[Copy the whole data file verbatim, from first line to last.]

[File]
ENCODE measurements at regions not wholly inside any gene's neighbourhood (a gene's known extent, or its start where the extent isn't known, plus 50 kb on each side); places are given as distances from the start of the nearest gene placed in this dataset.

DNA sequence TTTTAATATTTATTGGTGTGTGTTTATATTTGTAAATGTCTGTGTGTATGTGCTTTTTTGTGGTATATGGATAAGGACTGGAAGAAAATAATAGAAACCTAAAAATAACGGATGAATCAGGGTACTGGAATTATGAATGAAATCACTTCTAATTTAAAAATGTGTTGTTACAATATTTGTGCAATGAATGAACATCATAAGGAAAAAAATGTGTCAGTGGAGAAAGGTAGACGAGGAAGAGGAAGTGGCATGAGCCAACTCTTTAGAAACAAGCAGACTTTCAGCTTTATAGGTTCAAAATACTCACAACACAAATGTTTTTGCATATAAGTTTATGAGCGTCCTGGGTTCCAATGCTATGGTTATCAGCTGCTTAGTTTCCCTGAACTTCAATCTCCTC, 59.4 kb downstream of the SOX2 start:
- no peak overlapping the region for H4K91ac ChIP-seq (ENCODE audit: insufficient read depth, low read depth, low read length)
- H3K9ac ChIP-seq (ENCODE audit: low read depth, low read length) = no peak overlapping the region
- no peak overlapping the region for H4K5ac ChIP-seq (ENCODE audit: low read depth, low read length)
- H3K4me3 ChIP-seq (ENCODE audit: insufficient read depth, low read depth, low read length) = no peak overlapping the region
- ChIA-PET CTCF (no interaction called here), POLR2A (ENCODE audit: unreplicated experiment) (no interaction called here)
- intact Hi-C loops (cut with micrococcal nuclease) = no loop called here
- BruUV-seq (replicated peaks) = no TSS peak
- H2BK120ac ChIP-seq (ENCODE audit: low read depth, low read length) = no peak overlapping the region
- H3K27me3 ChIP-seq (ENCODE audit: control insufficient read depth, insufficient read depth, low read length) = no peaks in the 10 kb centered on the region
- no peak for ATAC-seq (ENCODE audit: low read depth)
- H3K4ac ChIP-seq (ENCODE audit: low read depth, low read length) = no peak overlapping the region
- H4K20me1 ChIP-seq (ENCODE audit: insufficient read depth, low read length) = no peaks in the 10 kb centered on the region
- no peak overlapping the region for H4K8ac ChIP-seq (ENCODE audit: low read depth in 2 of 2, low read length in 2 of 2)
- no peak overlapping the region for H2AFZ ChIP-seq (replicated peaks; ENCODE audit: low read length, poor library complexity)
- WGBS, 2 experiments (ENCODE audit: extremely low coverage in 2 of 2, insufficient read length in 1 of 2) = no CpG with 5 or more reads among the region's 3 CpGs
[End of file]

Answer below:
ENCODE measurements at regions not wholly inside any gene's neighbourhood (a gene's known extent, or its start where the extent isn't known, plus 50 kb on each side); places are given as distances from the start of the nearest gene placed in this dataset.

DNA sequence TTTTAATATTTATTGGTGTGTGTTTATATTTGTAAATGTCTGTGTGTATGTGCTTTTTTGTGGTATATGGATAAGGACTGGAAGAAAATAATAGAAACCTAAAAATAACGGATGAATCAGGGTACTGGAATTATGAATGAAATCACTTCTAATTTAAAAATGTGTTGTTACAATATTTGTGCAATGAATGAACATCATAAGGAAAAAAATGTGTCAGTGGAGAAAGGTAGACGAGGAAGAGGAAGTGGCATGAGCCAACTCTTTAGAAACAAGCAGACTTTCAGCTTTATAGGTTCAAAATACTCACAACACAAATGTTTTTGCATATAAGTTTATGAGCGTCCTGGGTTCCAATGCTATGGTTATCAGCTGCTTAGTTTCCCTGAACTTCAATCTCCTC, 59.4 kb downstream of the SOX2 start:
- no peak overlapping the region for H4K91ac ChIP-seq (ENCODE audit: insufficient read depth, low read depth, low read length)
- H3K9ac ChIP-seq (ENCODE audit: low read depth, low read length) = no peak overlapping the region
- no peak overlapping the region for H4K5ac ChIP-seq (ENCODE audit: low read depth, low read length)
- H3K4me3 ChIP-seq (ENCODE audit: insufficient read depth, low read depth, low read length) = no peak overlapping the region
- ChIA-PET CTCF (no interaction called here), POLR2A (ENCODE audit: unreplicated experiment) (no interaction called here)
- intact Hi-C loops (cut with micrococcal nuclease) = no loop called here
- BruUV-seq (replicated peaks) = no TSS peak
- H2BK120ac ChIP-seq (ENCODE audit: low read depth, low read length) = no peak overlapping the region
- H3K27me3 ChIP-seq (ENCODE audit: control insufficient read depth, insufficient read depth, low read length) = no peaks in the 10 kb centered on the region
- no peak for ATAC-seq (ENCODE audit: low read depth)
- H3K4ac ChIP-seq (ENCODE audit: low read depth, low read length) = no peak overlapping the region
- H4K20me1 ChIP-seq (ENCODE audit: insufficient read depth, low read length) = no peaks in the 10 kb centered on the region
- no peak overlapping the region for H4K8ac ChIP-seq (ENCODE audit: low read depth in 2 of 2, low read length in 2 of 2)
- no peak overlapping the region for H2AFZ ChIP-seq (replicated peaks; ENCODE audit: low read length, poor library complexity)
- WGBS, 2 experiments (ENCODE audit: extremely low coverage in 2 of 2, insufficient read length in 1 of 2) = no CpG with 5 or more reads among the region's 3 CpGs